In a class action lawsuit* filed in the southern district of New York on Monday, plaintiff Michelle Ross argues that citric acid (which is found in citrus fruits but is typically made on a commercial scale via microbial fermentation) serves as a preservative in several Lean Cuisine frozen entrees featuring ‘no preservatives’ claims, and that shoppers are being defrauded and misled.
“By representing that the products have ‘No Preservatives,’ defendant sought to capitalize on consumers’ preference for less processed products with fewer additives and the association between such products and a wholesome way of life,” argued Ross’s attorneys, who have also filed similar cases against companies including snack food maker Herr Foods Inc** and pickled vegetables maker Kimlan Foods***.
“Consumers are willing to pay more for products with no additives because of this association as well as the perceived higher quality, health and safety benefits associated with preservative-free foods,” says the lawsuit, which alleges violations of state and federal consumer protection laws, and notes that the “FDA classifies citric acid as a preservative.”
What function does citric acid serve in Lean Cuisine frozen entrees?
On the face of it, the case might therefore seem fairly straightforward; is citric acid a preservative or not? However, as always, the devil is in the detail, as citric acid can serve a variety of different functions in different formulations, and may, for example function as a preservative in fruit snacks, but be used to add a ‘tart’ flavor to candy.
Commenting independently on the matter, Kantha Shelke, PhD, principal at Chicago-based food science and research firm Corvus Blue LLC, told FoodNavigator-USA that “Citric acid—the free acid (2-hydroxypropane-1,2,3-tricarboxylic acid – as named in the complaint), and the various salts collectively referred to as citric acid—is used in the production of many food products, especially frozen prepared foods, for its function as an acidulant (for flavor or for functionality of another ingredient such as a hydrocolloid or starch), pH control (same as before), flavoring (tartness and a ‘fresh’ flavor), sequestrant (to form complexe with metal ions), as a dispersant in flavor or color additive products, and to wash processing equipment to eliminate off-flavors.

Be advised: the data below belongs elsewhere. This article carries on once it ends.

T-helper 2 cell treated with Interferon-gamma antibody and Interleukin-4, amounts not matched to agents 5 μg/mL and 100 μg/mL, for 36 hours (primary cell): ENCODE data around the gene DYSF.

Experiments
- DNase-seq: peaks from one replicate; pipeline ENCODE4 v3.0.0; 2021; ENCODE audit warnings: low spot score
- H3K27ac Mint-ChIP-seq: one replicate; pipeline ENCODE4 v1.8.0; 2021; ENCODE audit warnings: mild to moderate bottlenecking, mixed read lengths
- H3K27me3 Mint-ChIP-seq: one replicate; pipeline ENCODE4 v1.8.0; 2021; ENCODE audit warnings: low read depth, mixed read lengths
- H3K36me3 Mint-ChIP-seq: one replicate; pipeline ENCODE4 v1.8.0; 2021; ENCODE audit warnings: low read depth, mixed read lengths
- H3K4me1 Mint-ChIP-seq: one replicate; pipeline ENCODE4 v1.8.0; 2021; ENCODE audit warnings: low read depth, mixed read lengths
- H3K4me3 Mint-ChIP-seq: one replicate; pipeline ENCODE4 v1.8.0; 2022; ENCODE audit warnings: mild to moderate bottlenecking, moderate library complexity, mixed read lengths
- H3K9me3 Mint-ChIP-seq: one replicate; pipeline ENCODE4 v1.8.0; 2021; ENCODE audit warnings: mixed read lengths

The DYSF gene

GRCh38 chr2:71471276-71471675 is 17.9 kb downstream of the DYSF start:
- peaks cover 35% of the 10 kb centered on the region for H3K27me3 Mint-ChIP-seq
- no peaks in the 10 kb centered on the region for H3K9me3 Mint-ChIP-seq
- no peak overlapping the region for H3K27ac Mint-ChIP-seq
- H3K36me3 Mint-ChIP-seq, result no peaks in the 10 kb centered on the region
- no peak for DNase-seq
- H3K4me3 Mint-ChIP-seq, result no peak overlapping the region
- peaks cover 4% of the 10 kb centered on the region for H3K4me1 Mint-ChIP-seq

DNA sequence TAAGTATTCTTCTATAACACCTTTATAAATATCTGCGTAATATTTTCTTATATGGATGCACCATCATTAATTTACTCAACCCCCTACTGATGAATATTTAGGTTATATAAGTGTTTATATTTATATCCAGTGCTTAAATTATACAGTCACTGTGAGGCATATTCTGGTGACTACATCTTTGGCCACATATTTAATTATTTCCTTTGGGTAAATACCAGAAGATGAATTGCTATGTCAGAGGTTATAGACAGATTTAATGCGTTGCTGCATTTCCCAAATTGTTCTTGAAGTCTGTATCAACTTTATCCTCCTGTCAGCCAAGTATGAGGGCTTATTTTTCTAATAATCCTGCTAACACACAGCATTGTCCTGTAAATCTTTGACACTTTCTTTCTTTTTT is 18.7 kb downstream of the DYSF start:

“Citric acid in the Lean Cuisine products bearing the ‘No preservative’ claim may have served any one of the above functions.”
Controlling pH does not serve as a preservation method in frozen entrees
But isn’t controlling pH by increasing acidity a form of food preservation? “In frozen foods, the subject of this litigation,” notes Dr Shelke, “the method of preservation is low temperature and pH does not serve as a preservation method. The reason for controlling the pH of frozen foods is for a number of other reasons including its flavor, how some of the ingredients function …i.e., gel, swell, absorb or bind water, etc., and to affect the flavor, color, etc.”
Typically, indeed, frozen prepared foods do not require preservatives because they are first cooked (whereby heat can kill off unwanted microorganisms) and then frozen (which preserves foods), she added.